The educator values students’ previous experiences and uses an anticipation guide to activate students’ prior knowledge about insurance at the beginning of the lesson.
Use of prior knowledge promotes active learning, helps teachers correct knowledge not backed by evidence, and aids students in making connections to what they have learned through their own experiences (Christen, 1991). Activating prior knowledge can also increase engagement and motivation (Swiderski, 2011). In addition, research shows that learning environments should incorporate familiarity and stability (Christen, 1991; Swiderski, 2011). Since students bring both correct and incorrect personal finance and economics knowledge into class, activating prior knowledge should be used as a springboard to build upon, and when necessary, debunk misconceptions.
The items in this following section detail what must be submitted for evaluation. To earn the micro-credential, you must receive a passing evaluation for Parts 1 and 3, and a “Yes” for the artifact submitted for Part 2.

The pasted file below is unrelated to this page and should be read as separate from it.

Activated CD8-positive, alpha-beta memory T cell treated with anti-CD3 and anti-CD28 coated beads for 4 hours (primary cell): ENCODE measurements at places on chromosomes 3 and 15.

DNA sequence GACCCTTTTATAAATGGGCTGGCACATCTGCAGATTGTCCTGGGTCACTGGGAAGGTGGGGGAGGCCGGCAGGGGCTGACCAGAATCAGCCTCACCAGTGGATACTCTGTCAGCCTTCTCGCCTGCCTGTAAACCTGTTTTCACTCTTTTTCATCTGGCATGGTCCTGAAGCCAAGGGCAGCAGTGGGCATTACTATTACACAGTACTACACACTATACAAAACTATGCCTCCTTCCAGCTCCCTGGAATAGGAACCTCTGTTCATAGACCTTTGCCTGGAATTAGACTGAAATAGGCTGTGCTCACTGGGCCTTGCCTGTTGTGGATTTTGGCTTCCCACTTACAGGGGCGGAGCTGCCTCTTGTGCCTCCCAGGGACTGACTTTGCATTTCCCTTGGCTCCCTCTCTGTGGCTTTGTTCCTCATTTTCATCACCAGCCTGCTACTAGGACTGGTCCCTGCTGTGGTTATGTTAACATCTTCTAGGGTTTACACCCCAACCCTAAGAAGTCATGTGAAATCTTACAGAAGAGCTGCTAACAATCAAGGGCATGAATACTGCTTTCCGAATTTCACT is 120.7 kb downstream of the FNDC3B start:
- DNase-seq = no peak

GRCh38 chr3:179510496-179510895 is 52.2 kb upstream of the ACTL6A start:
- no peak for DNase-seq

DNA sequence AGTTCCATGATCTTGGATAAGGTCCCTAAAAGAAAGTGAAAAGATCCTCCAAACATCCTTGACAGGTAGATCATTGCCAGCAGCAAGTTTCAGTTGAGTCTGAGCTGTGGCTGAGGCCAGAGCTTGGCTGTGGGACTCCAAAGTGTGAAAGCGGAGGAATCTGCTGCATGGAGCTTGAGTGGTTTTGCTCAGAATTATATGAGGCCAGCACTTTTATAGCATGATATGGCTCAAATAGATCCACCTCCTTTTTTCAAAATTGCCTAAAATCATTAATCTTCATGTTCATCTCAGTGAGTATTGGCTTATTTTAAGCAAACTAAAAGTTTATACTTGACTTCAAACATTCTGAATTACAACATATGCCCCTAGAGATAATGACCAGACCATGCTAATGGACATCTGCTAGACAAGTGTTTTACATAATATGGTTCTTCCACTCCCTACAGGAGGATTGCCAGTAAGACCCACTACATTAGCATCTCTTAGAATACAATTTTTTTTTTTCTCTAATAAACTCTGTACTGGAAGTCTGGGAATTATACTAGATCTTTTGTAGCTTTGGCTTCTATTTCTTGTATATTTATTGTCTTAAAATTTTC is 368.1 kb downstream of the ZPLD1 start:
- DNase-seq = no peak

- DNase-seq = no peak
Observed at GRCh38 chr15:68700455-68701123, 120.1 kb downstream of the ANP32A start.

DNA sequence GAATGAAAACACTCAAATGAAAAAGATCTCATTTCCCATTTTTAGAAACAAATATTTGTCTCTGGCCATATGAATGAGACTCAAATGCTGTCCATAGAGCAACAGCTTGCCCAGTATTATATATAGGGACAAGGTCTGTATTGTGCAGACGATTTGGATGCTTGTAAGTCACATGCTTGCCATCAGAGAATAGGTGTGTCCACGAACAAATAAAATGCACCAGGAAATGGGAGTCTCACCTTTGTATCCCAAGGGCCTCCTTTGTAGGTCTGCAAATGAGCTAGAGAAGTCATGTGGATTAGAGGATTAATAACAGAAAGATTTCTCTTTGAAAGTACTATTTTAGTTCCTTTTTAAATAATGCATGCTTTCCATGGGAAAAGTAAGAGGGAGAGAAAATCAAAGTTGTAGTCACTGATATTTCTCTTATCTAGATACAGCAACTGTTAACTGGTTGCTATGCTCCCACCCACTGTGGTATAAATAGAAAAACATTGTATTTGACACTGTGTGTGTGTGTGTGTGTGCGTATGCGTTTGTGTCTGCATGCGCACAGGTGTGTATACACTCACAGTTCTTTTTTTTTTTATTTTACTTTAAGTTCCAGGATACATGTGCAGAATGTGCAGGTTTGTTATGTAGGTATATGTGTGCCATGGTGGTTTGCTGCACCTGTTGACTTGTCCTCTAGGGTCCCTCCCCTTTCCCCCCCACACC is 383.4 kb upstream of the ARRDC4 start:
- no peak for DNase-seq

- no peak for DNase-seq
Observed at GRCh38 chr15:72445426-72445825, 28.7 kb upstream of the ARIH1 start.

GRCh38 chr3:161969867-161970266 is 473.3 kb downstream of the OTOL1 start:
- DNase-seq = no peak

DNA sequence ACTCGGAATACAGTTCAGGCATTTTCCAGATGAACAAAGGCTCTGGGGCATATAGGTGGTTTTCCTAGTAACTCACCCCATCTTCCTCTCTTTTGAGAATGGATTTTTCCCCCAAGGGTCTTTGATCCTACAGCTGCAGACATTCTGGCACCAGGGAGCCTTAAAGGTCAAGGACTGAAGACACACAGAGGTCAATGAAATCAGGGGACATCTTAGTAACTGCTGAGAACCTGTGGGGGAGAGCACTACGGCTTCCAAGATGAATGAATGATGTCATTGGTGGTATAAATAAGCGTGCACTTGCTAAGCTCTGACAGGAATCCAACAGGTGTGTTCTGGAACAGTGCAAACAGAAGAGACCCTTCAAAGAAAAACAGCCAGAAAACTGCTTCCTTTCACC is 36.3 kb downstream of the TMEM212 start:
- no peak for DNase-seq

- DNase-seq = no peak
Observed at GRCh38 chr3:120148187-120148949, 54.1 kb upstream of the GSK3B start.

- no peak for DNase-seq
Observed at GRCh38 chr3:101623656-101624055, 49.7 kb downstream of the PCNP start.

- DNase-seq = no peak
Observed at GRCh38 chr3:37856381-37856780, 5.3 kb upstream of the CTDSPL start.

Submit one video that demonstrates your competence with the anticipation guide strategy and shows how your use of the strategy activated students’ prior knowledge.
Also submit one sample of student work that shows the correct calculation of compound interest from a word problem.
Provide a reflection on what you learned, using the following questions as guidance (300-word limit):
Please answer a brief survey about your experience teaching personal finance. Your responses will:
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